- Rank 1 = 1-30
- Rank 2 = 31-60
- Rank 3 = 61-100
- Rank 4 = 101-130
- Rank 5 = 131-160
- Rank 6 = 161-200
Making a trainer is easier than figuring out a Pokemon. You get 8 points. Put these points into stats. Unless you can somehow justify your character being considered a “Psychic” or “Ghost” type, then you’re treated as having rank 0 in special attack.
Also, there’s a second list of stats, because Matt demanded it. These are used when people interact with people. When you’re making your trainer, roll these up with a d6. Maybe that’ll give you some personality. If you have a human like Pokemon that can interact with humans as, you know, a human being . . . well, roll up some shit for them, too.
Here’s how you figure this shit out. Roll 2d6, then divide that by 2, rounding down. That’s your attribute in whatever. Or, if you don’t want to try the luck of random generation, take 15 points. Put them in this shit.
- Athletics. Physical ability, combat ability.
- Affection. How good are you at forming bonds?
- Skill. How good are you at doing things?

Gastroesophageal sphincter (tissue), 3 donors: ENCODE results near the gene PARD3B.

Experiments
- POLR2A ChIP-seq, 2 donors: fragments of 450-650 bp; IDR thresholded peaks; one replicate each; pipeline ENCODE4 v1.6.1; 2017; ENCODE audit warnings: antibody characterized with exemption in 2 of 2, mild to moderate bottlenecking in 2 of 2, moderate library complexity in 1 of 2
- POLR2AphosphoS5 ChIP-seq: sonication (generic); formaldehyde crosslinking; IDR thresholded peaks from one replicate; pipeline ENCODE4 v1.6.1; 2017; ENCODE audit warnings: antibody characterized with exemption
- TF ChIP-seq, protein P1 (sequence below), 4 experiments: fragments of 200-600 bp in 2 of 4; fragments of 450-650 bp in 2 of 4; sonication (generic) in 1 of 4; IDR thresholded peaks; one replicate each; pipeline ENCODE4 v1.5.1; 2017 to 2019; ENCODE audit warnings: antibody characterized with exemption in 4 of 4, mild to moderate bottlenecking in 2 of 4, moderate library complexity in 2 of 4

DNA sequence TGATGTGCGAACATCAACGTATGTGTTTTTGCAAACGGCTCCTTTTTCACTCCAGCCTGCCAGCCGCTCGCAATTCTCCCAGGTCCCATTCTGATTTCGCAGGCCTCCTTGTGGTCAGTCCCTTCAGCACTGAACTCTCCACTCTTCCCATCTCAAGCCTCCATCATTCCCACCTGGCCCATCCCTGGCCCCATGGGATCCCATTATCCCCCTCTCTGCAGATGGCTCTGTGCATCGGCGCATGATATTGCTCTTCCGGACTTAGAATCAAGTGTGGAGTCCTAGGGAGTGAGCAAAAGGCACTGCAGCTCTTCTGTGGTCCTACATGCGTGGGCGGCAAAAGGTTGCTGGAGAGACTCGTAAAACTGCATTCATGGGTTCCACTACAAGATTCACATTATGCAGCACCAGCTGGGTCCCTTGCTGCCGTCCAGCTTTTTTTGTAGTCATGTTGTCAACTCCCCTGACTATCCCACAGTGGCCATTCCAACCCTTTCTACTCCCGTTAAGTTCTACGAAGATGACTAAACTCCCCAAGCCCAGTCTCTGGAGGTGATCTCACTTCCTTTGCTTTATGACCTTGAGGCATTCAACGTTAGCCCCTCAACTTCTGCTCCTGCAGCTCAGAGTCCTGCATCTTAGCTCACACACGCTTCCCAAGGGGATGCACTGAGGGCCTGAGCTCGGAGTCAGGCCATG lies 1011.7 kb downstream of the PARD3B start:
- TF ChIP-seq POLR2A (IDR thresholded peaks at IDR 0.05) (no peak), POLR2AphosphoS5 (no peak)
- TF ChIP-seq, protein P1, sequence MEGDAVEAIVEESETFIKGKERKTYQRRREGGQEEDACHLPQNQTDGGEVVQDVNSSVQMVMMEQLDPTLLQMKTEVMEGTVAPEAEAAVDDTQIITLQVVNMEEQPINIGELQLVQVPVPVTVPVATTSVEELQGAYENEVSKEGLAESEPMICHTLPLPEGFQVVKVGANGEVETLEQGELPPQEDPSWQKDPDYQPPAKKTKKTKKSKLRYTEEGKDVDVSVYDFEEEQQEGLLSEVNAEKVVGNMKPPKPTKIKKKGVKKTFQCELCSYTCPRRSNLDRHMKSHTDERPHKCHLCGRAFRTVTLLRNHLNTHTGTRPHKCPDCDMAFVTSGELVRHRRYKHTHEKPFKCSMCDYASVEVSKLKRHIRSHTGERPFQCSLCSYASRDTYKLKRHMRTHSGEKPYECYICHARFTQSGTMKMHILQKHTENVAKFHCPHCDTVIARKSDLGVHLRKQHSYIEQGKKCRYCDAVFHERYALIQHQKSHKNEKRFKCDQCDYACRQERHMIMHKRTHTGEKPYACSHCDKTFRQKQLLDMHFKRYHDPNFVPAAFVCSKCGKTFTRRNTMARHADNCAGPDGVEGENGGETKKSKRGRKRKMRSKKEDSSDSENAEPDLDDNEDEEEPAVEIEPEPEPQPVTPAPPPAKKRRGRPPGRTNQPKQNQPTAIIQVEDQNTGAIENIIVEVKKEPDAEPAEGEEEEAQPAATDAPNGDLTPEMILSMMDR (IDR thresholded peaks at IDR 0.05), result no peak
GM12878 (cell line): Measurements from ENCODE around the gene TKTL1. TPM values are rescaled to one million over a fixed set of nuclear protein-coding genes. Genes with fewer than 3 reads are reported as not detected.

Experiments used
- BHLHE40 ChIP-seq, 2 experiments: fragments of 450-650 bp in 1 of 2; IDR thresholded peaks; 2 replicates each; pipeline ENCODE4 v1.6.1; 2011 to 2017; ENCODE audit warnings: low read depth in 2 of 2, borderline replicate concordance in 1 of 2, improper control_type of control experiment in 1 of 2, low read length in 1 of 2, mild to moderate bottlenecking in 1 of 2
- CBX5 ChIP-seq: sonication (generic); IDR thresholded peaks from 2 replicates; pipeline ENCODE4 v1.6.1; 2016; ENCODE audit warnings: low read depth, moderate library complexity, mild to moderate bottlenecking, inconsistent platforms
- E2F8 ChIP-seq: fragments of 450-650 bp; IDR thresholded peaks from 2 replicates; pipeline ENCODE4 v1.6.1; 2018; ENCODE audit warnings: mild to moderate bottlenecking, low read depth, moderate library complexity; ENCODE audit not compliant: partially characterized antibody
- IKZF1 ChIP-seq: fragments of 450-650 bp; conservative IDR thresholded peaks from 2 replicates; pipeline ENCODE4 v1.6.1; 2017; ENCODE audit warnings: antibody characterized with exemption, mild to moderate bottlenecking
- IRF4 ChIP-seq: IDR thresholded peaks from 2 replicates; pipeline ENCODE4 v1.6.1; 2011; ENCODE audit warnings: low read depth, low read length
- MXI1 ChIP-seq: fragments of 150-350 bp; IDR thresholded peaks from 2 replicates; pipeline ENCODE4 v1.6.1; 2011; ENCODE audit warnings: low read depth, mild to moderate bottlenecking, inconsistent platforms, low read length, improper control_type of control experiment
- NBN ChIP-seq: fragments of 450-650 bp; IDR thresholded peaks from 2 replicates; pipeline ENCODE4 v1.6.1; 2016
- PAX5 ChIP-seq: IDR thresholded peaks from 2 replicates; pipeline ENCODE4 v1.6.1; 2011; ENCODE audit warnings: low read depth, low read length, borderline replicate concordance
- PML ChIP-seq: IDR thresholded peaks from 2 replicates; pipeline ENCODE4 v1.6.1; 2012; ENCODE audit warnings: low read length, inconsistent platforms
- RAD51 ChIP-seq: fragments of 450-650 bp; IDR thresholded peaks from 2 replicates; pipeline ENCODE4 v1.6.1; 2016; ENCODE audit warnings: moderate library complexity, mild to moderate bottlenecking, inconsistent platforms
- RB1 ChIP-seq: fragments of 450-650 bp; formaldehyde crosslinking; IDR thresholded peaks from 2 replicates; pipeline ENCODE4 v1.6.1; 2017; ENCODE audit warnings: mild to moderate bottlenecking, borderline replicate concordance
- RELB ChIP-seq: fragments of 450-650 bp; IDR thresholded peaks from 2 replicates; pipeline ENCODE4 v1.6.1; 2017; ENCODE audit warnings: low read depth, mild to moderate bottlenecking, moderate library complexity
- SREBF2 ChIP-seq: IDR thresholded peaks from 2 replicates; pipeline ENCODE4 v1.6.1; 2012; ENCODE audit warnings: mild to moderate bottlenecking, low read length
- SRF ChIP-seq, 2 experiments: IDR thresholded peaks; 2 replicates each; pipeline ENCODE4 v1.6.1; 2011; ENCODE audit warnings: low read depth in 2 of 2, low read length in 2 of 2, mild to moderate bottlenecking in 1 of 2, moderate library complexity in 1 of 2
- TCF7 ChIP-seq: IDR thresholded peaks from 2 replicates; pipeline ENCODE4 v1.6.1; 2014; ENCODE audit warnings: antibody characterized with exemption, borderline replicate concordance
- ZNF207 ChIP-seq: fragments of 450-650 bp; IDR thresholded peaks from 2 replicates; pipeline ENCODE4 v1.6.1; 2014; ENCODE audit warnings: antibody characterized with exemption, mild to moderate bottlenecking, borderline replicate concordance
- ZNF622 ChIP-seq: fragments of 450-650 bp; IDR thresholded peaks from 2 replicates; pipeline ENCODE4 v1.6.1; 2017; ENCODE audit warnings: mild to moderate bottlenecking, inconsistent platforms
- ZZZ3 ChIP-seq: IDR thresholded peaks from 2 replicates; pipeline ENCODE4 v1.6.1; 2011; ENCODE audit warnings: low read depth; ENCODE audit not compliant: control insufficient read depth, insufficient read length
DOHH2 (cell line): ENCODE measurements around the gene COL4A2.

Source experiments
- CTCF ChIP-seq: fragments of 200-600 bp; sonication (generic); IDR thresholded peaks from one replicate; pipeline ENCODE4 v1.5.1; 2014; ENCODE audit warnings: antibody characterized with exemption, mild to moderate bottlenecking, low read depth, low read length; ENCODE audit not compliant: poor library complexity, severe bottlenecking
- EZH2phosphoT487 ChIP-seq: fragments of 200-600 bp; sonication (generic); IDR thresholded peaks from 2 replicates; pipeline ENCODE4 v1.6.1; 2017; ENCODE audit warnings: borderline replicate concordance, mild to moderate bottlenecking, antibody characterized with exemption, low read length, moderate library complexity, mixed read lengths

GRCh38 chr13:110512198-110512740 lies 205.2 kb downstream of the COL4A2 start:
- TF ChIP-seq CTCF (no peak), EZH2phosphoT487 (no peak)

- Cunning. How capable are you at being a trickster?
- Luck. Just how lucky are you?
- Will. How positive and constructive is your thinking?
Oh, human characters are automatically treated as Normal types. They can have other types if you’re crazy enough to justify it. “Fighting” type, for instance, if you’re a karate master, or “Psychic” if you’re a psychic master. “Ghost” type if you’re literally a wayward spirit. “Steel/Electric” if you’re a robut. Make something up to justify it, but I swear to God if you say “my trainer is mechanically Normal/Flying because he’s HALF POKEMON,” I will end you. I will accept no anthros in this game. Robuts? Robuts are fine. Anthros are not. Honestly, if you want to play an anthro or something else creepy like that, read below.